SAN LUIS OBISPO, Calif. - Sliding in buckets of fresh oxygen and a new ecosystem for animals and insects, these drought tolerant trees provided by PG&E and the Arbor Day Foundation will be living a new life at homes on the Central Coast.
"We're wanting to put more trees and foliage on our property to reduce the cost of some of our energy expenses, create more shade, create more oxygen," says Erin Holmes, one of the people picking up trees.
"I don't really believe that the drought is over at least not in Atascadero - I know that the lake is filled again but it still just feels like generally speaking we're still a drier climate here," Holmes says.
And she's not alone. "There's probably some debate going on right now whether or not the drought still exists but I think there's still plenty of reason to save water and conserve water," explains Mark Mesesan, Communications Representative for PG&E.
These drought tolerant trees not only save water but they also don't grow very high which is important for maintaining the PG&E power lines.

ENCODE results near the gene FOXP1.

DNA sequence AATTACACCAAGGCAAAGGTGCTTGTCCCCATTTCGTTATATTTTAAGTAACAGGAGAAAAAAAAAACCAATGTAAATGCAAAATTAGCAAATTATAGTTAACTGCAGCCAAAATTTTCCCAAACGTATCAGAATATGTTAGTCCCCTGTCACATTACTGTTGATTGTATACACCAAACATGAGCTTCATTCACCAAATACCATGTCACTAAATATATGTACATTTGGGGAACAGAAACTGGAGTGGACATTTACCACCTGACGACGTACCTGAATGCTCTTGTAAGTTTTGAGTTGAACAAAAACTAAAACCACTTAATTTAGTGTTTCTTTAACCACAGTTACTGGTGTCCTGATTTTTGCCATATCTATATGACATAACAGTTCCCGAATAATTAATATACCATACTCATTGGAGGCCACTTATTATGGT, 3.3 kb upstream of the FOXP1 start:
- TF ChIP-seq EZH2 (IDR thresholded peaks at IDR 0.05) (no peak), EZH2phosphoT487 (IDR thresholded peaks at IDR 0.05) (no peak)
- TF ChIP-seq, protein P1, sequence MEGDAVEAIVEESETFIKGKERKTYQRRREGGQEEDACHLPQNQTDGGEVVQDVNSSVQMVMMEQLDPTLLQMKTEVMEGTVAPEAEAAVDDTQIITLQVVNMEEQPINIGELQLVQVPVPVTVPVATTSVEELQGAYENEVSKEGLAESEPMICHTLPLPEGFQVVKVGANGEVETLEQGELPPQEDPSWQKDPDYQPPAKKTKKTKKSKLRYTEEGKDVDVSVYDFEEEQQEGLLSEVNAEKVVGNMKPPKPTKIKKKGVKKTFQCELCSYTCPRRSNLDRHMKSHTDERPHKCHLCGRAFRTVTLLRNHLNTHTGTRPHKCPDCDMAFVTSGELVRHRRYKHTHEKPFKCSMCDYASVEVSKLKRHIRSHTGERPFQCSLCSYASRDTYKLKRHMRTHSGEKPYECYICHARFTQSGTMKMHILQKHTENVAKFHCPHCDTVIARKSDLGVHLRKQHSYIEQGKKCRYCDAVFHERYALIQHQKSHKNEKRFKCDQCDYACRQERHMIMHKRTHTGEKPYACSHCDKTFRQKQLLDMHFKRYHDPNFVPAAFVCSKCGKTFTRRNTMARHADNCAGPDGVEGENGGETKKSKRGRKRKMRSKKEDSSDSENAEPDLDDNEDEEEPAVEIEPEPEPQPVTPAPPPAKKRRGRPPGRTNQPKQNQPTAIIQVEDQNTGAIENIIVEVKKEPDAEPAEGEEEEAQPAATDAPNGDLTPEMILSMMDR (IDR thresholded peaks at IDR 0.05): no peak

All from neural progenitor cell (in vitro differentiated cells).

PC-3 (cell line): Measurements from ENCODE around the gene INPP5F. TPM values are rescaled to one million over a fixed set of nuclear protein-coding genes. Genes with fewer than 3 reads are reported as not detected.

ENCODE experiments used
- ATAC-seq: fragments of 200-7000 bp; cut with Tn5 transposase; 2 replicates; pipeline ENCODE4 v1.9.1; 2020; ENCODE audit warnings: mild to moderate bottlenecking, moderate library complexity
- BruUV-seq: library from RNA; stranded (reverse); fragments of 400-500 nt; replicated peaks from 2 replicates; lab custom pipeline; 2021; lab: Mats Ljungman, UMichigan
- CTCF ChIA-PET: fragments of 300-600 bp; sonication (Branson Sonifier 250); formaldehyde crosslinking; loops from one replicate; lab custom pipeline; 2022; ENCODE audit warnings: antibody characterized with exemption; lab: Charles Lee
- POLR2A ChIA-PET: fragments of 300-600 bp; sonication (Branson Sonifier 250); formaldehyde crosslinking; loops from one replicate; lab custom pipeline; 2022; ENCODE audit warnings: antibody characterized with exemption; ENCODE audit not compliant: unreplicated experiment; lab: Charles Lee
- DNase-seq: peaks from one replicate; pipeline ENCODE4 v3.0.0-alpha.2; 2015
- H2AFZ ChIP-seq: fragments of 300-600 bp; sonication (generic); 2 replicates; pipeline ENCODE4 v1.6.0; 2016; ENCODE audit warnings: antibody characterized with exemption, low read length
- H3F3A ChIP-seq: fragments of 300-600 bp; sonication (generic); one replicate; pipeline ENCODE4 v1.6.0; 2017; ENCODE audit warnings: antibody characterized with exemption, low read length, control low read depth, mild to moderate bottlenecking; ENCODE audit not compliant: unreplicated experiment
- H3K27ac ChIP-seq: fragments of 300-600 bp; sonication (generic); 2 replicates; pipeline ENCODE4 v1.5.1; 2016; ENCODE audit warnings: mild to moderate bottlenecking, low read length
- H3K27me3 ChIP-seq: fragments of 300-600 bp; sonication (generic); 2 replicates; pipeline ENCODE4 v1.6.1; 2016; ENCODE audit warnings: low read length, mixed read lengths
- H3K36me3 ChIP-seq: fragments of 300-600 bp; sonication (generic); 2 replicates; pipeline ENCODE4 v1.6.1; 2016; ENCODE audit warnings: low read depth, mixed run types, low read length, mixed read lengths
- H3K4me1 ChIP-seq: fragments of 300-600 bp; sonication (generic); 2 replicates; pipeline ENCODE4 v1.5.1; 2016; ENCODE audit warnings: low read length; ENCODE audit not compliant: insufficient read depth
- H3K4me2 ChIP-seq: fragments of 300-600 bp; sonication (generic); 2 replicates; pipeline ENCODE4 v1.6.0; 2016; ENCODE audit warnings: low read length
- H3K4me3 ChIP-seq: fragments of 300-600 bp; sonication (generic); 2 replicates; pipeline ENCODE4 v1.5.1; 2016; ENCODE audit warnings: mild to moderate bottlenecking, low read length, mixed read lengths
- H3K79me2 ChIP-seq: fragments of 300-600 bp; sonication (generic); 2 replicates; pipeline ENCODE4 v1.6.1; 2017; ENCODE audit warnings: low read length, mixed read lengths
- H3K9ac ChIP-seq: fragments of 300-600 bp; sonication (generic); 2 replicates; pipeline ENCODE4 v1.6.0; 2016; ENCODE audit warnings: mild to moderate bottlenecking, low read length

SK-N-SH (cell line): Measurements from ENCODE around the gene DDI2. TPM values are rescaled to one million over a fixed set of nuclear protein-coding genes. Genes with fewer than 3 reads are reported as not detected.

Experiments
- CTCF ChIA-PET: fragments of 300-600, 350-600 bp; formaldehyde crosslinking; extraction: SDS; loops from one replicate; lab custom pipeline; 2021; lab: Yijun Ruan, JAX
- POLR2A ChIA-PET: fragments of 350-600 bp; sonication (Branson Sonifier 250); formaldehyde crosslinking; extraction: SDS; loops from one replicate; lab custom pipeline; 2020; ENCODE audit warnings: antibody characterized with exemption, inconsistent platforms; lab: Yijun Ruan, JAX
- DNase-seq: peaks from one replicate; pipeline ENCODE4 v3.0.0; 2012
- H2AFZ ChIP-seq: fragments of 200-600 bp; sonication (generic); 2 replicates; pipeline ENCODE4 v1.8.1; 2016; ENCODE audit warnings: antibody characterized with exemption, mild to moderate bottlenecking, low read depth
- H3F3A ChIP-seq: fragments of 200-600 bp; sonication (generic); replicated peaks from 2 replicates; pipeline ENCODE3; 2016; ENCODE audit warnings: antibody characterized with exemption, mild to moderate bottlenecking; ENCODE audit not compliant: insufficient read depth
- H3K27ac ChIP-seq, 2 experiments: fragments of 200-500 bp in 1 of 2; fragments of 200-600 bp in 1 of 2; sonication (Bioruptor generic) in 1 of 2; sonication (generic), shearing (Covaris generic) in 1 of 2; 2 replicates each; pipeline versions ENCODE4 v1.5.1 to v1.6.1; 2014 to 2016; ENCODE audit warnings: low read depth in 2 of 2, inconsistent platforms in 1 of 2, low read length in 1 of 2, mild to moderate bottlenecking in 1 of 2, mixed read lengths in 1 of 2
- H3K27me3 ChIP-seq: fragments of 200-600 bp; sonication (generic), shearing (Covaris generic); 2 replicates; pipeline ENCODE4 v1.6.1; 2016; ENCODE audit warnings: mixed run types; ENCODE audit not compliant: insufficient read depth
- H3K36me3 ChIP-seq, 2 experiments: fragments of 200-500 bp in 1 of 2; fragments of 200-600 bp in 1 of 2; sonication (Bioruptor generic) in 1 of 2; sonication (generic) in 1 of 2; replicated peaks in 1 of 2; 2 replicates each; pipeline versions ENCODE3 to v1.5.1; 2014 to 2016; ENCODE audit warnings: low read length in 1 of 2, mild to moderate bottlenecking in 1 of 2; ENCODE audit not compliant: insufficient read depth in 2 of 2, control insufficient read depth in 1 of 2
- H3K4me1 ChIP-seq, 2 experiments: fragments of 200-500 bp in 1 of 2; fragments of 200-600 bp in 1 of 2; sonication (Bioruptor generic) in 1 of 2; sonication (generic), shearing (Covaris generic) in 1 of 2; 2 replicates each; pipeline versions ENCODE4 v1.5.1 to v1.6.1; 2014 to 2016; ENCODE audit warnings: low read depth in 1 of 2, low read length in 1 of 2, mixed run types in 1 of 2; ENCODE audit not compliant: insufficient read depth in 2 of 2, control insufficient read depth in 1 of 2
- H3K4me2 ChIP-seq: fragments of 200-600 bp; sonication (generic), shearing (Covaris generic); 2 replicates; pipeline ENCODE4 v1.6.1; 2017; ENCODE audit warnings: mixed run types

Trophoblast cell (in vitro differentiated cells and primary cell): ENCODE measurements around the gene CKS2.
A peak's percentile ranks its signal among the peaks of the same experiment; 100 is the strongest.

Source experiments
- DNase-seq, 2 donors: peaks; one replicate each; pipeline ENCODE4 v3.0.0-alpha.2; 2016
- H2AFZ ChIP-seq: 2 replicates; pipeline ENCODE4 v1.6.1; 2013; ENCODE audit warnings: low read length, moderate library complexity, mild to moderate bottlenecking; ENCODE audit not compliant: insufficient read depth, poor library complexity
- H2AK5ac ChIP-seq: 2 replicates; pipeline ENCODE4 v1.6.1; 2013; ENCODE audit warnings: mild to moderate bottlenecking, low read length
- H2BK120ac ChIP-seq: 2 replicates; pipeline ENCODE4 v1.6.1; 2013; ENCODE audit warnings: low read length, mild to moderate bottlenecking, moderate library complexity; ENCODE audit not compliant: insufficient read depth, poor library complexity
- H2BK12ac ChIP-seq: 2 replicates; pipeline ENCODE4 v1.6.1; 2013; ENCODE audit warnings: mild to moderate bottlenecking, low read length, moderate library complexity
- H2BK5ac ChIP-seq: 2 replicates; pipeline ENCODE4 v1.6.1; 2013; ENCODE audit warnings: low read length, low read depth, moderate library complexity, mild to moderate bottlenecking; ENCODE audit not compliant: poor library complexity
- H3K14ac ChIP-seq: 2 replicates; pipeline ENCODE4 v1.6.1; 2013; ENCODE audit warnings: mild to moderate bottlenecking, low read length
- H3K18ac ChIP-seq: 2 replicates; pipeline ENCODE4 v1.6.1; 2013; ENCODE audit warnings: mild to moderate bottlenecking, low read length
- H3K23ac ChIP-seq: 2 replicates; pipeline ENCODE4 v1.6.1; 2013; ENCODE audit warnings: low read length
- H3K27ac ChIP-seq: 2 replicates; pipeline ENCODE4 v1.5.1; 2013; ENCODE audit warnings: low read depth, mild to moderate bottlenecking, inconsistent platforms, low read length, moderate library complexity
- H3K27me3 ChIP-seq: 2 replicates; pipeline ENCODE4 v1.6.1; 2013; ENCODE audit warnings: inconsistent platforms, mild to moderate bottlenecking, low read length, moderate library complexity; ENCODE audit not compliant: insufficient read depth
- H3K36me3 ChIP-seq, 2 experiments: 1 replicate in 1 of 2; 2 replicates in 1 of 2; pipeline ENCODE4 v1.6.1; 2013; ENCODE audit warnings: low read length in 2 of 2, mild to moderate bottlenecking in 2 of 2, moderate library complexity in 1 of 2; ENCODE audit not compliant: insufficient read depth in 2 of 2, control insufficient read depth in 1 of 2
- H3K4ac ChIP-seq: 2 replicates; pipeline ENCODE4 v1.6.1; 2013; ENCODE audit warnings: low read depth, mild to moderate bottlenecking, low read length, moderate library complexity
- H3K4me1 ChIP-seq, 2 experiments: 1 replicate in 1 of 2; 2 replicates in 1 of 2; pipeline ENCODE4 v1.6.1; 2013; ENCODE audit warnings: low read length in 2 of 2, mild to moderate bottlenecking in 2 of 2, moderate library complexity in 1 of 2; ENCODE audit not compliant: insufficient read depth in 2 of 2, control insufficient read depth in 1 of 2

"We had a lot of problems during the storms with high winds and water, creating problems particularly for trees with health difficulties or that they weren't cared for properly," Mesesan says.
To prevent that happening with these new trees, each person that picked one up got a handout on care tips as well as which trees do best in this area, as part of PG&E's Right Tree Right Place objective.
Colin Celaya, Vegetation Program Manager for PG&E says the Central Coast is the wrong place for trees like Redwoods.
"People love the novelty of planting a Redwood and often times Costco will have a sale and people will buy them up and they're not acclimated to this area; they're up the coast where there's a lot of moisture and they're definitely the most problematic tree when it comes to planting," he explains.
If you'd like to learn more tree tips from PG&E, click here.